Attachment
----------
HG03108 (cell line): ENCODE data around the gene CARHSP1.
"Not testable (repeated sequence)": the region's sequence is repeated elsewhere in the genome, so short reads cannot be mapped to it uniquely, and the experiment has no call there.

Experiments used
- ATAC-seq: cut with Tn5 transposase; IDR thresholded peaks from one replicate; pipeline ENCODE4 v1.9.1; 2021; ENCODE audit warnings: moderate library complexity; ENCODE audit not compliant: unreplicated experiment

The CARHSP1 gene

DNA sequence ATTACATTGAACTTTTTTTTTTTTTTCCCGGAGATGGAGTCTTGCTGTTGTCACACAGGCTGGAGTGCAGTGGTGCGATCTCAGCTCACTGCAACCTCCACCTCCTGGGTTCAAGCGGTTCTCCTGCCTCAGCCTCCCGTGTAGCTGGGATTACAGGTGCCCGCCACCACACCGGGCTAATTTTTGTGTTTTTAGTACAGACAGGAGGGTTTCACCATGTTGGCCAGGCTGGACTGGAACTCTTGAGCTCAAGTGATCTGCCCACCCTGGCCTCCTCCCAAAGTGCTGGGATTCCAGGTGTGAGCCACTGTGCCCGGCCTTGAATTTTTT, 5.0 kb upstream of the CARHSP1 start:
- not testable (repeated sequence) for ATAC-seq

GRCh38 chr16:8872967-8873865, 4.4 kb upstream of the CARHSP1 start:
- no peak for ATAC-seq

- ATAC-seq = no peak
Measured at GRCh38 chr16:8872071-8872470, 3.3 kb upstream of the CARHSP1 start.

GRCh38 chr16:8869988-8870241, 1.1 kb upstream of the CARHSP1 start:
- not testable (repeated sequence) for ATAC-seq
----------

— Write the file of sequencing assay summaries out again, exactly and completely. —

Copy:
HG03108 (cell line): ENCODE data around the gene CARHSP1.
"Not testable (repeated sequence)": the region's sequence is repeated elsewhere in the genome, so short reads cannot be mapped to it uniquely, and the experiment has no call there.

Experiments used
- ATAC-seq: cut with Tn5 transposase; IDR thresholded peaks from one replicate; pipeline ENCODE4 v1.9.1; 2021; ENCODE audit warnings: moderate library complexity; ENCODE audit not compliant: unreplicated experiment

The CARHSP1 gene

DNA sequence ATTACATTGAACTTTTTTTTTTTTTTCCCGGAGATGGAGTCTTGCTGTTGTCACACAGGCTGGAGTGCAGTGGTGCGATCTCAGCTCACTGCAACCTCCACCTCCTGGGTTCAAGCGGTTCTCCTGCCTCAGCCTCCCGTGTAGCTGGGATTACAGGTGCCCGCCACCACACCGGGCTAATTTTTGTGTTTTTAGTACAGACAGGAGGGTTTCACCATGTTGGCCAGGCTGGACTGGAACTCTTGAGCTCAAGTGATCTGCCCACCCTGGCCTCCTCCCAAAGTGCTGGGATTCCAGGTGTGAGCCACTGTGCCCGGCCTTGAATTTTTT, 5.0 kb upstream of the CARHSP1 start:
- not testable (repeated sequence) for ATAC-seq

GRCh38 chr16:8872967-8873865, 4.4 kb upstream of the CARHSP1 start:
- no peak for ATAC-seq

- ATAC-seq = no peak
Measured at GRCh38 chr16:8872071-8872470, 3.3 kb upstream of the CARHSP1 start.

GRCh38 chr16:8869988-8870241, 1.1 kb upstream of the CARHSP1 start:
- not testable (repeated sequence) for ATAC-seq